Boeing CFO Greg Smith will oversee a newly formed group to help the company get its production and supply chain operations back into competitive mode after years of turmoil, the company announced.
Smith will oversee the group, called Enterprise Operations, Finance & Strategy, as well as oversee manufacturing, supply chain and operations, finance, enterprise performance, strategy, enterprise services and administration. As group head, Smith will be tasked with restoring "production and supply chain health as Boeing and the broader aerospace industry recover from the pandemic."
The group will begin operations on May 1, working to drive "greater cross-company integration and continuous improvement; aligning enterprise services to current business conditions while increasing value; streamlining senior leadership roles and responsibilities; and preparing now for the post-pandemic industry footprint."
Boeing also announced it's combining its legal and core compliance programs into one group, to be led by chief legal officer Brett Gerry. Additionally, a chief compliance officer will soon join the company.
Boeing CEO Dave Calhoun expressed confidence "these changes will drive greater alignment among our functions; better equip our commercial, defense and space, and services businesses to deliver on customer commitments in a changing marketplace."
Calhoun stepped in as CEO following Dennis Muilenberg’s December dismissal. Smith served as interim CEO until Calhoun assumed the role in January.
The newly-formed group will begin operations just as Boeing restarts commercial airplane operations in Washington State later this week. In a March release, Boeing called on the government to "ensure a minimum of $60 billion in access to public and private liquidity, including loan guarantees, for the aerospace manufacturing industry."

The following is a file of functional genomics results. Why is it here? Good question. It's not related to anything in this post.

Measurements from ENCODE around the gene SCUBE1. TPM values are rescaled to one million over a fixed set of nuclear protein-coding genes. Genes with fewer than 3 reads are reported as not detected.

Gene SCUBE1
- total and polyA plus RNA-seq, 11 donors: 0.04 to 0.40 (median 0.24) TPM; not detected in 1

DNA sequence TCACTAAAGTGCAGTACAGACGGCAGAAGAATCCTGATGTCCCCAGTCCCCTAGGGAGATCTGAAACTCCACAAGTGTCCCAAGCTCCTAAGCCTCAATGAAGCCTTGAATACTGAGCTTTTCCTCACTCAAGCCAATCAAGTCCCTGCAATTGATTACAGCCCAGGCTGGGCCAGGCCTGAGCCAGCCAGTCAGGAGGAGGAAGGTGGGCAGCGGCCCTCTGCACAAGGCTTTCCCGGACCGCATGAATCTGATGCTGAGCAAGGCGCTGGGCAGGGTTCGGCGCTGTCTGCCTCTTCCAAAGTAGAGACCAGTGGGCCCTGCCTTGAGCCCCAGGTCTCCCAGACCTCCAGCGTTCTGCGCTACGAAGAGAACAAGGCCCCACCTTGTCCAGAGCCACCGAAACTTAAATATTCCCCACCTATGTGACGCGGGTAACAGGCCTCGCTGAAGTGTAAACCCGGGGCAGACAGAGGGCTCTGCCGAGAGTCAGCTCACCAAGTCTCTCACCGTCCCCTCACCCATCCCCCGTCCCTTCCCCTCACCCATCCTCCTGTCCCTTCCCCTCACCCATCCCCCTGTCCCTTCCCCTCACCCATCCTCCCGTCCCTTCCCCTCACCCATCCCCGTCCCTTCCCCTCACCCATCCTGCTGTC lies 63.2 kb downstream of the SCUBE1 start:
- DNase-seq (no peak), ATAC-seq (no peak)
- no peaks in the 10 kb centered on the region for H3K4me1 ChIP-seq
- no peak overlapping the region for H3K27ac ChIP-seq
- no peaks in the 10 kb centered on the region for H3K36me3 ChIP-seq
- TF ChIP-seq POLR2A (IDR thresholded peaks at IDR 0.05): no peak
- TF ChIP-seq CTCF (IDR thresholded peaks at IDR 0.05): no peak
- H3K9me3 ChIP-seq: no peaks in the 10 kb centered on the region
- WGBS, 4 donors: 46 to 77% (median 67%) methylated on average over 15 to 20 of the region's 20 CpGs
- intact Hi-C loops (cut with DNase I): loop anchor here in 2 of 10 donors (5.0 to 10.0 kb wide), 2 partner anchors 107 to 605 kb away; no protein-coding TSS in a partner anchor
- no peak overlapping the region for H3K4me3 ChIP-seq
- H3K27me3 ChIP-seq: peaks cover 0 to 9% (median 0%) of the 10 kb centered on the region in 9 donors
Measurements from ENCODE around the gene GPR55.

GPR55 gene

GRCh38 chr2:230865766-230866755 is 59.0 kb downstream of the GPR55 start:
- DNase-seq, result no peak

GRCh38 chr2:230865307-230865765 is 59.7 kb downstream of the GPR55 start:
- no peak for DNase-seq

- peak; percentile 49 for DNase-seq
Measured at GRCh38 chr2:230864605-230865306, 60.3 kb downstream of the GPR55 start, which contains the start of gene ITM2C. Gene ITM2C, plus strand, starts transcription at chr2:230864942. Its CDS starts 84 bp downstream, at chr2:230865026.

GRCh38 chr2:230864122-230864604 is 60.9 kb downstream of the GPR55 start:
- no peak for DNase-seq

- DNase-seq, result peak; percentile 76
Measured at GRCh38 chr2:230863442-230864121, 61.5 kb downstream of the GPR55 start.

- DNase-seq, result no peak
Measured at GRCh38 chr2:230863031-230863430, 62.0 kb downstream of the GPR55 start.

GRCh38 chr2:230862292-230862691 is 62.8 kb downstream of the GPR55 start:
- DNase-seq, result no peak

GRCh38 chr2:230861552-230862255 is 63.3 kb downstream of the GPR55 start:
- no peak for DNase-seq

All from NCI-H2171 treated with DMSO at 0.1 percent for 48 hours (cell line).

Amid a 13-month-old freeze on 737 MAX deliveries, combined with the pandemic disruption, Boeing said last week it had delivered 50 planes in Q1, "barely a third of the 149 a year earlier and the lowest since 1984 for the first quarter," CNBC reported.
As a result of "plunging demand, cash problems at airlines and logistical difficulties in delivering aircraft" that have accompanied the pandemic, Boeing has been forced to cut production for the past several months.
Last month, Smith said the U.S. aerospace industry urgently needs credit to cope with the pandemic, but "markets essentially are closed" to new debt. "I mean, there’s really not much opportunity to raise any additional debt. That’s one of the challenges," he said.
Smith's promotion to lead the new group mirrors a common trend among companies struggling with the pandemic: relying on the CFO to provide insight, stability and scenario planning as the company charts a cautious path forward.